For those dreaming of a quiet summer with their kids immersed by their new VR gaming platform, it might be time to think again. Sony has stated that its PlayStation VR headset is only suitable for over-twelves, an announcement that is notable for a couple of reasons.

Firstly, this makes it the third major headset manufacturer (after HTC and Oculus) to place an age limit on its device. Secondly, its recommended age is lower by a year than both of its major competitors. On one hand, this sounds a lot like the usual panic that occurs whenever a new technology becomes prevalent, for example dire warnings that Google is making us stupid or studies that suggest social media causes us to become less moralistic. But is this (almost) unified stance from VR manufacturers a case of posturing to generate desirability, or a reaction to a very real risk that virtual reality might ruin our kids’ eyesight?

 

Problem-spotting

 

Working out whether there is a genuine physical threat from VR is not easy to quantify, largely due to a lack of user data. Even with this small sample pool, however, there have been a couple of early warning signs that prolonged use of virtual reality might be harmful for users’ eyes.

One obvious problem is how the content is delivered. Virtual reality uses stereoscopic images, which can be difficult for the eye to process. This can result in users suffering from vergence-accommodation conflict, which happens when both eyes fail to align their focus on an object that seems nearer or further away than it actually is. This could cause ‘visual stress’, including short-term disorientation and headaches in certain cases, particularly after heavy use.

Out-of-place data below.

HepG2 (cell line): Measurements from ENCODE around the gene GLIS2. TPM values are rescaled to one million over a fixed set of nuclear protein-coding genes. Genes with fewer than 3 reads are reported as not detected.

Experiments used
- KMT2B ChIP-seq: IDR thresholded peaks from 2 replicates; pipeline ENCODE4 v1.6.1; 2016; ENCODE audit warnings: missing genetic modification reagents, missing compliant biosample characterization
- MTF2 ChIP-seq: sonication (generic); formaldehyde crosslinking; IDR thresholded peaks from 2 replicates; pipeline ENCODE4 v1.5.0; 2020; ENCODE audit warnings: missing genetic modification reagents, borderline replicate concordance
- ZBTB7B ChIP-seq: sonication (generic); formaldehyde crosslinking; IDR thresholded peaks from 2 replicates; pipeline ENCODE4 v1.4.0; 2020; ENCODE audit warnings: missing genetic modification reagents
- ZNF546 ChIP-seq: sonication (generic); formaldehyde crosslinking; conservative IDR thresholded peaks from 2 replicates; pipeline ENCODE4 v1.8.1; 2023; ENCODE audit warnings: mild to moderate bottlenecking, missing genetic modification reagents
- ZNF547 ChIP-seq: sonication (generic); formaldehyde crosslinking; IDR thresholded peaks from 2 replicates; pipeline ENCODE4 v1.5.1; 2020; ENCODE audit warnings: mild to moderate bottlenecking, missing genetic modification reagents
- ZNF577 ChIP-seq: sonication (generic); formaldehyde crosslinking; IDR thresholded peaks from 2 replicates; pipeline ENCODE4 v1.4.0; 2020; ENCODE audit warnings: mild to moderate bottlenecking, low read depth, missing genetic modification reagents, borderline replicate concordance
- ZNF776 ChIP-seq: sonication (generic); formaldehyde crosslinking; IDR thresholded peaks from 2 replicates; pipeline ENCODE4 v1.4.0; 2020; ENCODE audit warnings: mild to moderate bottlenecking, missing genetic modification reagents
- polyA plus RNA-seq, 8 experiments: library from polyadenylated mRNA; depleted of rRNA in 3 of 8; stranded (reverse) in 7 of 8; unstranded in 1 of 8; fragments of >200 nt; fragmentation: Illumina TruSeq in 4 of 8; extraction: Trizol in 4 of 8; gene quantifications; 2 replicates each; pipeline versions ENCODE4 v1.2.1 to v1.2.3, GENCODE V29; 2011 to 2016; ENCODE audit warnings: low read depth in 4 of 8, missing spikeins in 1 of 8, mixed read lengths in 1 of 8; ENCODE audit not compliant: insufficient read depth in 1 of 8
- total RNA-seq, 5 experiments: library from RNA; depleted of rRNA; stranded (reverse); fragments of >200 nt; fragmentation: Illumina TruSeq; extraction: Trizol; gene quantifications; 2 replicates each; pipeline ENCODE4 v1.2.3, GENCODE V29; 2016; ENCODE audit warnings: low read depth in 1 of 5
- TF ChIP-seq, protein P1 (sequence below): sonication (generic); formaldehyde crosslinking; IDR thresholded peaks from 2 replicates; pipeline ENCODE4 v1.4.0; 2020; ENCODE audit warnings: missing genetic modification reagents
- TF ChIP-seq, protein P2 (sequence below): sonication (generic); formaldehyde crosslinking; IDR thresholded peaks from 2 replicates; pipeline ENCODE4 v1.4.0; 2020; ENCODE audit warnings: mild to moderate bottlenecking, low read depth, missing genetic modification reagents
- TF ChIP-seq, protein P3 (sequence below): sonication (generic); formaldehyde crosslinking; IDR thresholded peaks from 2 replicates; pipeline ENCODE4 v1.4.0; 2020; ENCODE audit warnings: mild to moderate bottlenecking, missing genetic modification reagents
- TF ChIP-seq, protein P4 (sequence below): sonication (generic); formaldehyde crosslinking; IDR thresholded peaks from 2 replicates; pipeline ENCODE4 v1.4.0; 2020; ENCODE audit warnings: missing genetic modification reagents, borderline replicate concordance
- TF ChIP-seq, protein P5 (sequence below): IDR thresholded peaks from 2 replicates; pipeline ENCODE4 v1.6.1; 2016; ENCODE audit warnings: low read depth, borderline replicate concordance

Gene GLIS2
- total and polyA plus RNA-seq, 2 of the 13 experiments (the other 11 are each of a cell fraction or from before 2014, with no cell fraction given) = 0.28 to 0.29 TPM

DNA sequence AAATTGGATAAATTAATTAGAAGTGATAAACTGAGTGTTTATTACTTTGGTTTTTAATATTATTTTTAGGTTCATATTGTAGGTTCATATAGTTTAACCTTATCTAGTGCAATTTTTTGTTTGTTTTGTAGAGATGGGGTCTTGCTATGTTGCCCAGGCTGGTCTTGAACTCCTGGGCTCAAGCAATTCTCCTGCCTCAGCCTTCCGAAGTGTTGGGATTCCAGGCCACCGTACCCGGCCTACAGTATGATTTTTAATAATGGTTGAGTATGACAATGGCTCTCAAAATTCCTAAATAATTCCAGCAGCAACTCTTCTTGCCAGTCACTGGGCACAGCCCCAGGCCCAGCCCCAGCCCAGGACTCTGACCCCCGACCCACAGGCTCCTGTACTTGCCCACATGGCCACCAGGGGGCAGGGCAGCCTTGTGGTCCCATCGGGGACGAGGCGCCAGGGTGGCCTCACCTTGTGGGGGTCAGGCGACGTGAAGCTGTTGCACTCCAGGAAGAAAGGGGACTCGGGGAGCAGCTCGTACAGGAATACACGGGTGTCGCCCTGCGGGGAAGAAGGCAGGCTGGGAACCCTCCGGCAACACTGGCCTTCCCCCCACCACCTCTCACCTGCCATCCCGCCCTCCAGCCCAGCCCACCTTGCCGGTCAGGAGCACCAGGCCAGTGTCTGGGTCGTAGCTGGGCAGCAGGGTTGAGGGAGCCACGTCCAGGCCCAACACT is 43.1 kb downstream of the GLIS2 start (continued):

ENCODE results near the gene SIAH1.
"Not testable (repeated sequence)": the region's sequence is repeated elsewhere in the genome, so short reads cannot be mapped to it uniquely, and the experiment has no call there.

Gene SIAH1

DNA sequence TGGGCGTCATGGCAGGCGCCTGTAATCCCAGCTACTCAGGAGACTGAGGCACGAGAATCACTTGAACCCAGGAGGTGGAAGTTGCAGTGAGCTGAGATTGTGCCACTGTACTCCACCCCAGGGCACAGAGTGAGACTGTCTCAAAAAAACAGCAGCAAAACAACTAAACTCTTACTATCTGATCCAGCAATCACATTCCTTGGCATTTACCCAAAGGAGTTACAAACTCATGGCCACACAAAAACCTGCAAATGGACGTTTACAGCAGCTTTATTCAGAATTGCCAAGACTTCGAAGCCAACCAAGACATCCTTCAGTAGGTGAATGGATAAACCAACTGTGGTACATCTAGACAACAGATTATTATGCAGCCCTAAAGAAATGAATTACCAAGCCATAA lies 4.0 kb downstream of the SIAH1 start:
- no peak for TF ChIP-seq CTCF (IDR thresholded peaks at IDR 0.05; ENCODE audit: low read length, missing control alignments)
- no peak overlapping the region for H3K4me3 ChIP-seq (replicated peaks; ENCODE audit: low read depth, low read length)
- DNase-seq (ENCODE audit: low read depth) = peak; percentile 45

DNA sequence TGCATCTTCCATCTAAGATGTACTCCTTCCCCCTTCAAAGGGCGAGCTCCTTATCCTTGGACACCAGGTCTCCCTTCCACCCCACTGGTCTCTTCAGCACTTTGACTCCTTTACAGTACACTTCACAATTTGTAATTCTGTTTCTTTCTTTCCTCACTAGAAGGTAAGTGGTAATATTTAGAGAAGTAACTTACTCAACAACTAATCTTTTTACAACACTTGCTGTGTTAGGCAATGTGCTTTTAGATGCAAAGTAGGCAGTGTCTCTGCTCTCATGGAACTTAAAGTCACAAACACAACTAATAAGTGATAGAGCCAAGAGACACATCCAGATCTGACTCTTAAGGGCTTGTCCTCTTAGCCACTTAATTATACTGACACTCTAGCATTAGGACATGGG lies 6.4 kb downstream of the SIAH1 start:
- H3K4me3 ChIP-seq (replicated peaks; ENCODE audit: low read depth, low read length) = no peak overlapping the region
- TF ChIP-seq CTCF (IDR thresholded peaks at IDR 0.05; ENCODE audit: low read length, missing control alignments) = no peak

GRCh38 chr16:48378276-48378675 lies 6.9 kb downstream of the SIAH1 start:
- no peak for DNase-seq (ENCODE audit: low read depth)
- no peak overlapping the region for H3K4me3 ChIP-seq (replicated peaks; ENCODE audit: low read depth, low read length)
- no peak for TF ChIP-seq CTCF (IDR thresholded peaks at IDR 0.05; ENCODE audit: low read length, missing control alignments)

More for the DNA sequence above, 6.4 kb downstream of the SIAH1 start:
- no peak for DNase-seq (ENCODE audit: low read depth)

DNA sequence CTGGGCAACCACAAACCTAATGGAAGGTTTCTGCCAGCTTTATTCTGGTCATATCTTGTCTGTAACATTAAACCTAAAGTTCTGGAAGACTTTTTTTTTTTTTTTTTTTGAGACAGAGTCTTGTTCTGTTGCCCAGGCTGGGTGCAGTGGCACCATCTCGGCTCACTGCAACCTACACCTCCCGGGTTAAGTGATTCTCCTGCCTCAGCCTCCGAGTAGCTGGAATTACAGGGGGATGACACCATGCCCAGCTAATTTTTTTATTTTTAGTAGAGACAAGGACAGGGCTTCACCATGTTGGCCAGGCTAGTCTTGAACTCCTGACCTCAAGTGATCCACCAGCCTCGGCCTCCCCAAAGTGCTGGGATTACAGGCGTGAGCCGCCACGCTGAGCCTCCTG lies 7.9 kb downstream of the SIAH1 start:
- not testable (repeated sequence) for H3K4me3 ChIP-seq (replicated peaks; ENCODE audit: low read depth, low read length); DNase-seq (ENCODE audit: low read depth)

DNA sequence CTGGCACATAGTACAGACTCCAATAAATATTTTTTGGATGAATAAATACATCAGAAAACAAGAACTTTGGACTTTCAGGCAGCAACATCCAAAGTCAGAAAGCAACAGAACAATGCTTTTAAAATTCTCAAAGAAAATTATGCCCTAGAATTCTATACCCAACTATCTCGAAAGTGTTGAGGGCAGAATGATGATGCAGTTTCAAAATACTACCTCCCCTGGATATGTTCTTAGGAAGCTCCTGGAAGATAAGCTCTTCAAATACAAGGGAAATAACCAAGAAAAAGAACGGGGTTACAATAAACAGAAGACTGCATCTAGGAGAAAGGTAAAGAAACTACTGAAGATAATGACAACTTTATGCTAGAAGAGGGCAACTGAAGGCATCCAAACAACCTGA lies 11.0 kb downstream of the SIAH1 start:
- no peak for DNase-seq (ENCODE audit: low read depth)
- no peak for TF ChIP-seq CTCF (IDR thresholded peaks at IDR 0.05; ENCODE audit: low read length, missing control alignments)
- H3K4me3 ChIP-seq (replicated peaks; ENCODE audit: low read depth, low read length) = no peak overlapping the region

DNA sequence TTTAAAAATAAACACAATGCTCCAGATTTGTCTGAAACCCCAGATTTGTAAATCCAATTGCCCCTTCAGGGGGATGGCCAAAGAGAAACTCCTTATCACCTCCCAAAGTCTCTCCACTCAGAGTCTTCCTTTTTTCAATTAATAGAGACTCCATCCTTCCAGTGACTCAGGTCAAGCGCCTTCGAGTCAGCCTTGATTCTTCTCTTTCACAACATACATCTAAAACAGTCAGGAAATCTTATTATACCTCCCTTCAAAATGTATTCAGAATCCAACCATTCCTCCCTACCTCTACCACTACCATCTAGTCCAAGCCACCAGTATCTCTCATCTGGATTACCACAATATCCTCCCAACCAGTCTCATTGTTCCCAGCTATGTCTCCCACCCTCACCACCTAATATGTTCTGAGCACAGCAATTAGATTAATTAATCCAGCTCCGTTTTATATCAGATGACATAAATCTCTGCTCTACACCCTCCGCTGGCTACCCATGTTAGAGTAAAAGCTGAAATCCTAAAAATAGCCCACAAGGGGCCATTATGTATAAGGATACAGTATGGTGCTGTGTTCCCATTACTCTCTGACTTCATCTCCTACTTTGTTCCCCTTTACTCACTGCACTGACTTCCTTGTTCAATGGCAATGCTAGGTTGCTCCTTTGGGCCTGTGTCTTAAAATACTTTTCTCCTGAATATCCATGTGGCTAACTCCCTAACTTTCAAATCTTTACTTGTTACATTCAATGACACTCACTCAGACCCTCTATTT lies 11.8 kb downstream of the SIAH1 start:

Another visual concern is game transfer phenomena, which is when images of what has been viewed remains ‘stamped’ in the users’ vision or certain response patterns being applied by the mind even after the gaming session has finished. This is already well-documented for normal video gaming and some early adopters have reported a similar issue with the more immersive experience of VR. Again, however, this is a short-term problem, and it has been suggested that the improved displays in the new consumer VR headsets will make this less likely to happen. 

One of the few studies to date into serious exposure to VR, which saw a participant exposed to almost twenty-four hours in a virtual environment, indicated that repeated cycles of small amounts of simulator sickness and occasional confusion from the test subject as to whether something was real or virtual. This paper unmistakably outlines shortcomings in VR that should discourage prolonged exposure, although these findings should inform both adult and child user behaviour.

 

How young is too young?

 

Considering that the vision of children is not normally well-formed enough to deal with 3D content until they are three years old, VR is clearly not suitable for the very young. Yet the twelve- or thirteen-year-old age limit appears to be a precautionary measure, rather than being based on any thorough scientific studies. This is likely to change in the future as more data becomes available, at least if Oculus chief executive Brendan Iribe’s comments last year are anything to go by:

 

“It is early days and we really are trying to be conscious of health and safety. Thirteen was something that made a lot of sense; when we became a part of Facebook, their age is thirteen as well. We felt ‘let’s start at 13, let’s evolve the technology more, let’s build more confidence in the health and safety side of it’ […] One day, we definitely want to have Oculus for kids, especially for all the educational use of this.”

 

As market adoption of virtual reality gains momentum, we will quickly learn much more about any potential side effects that come from using virtual reality. At present, many of the problems that have been presented are similar to those that come from prolonged exposure, much in the same way that video games and television can be dangerous in excess. It is definitely better to err on the side of caution but, if carefully managed, it seems likely that limited exposure to virtual reality will not have serious detrimental effects on our children.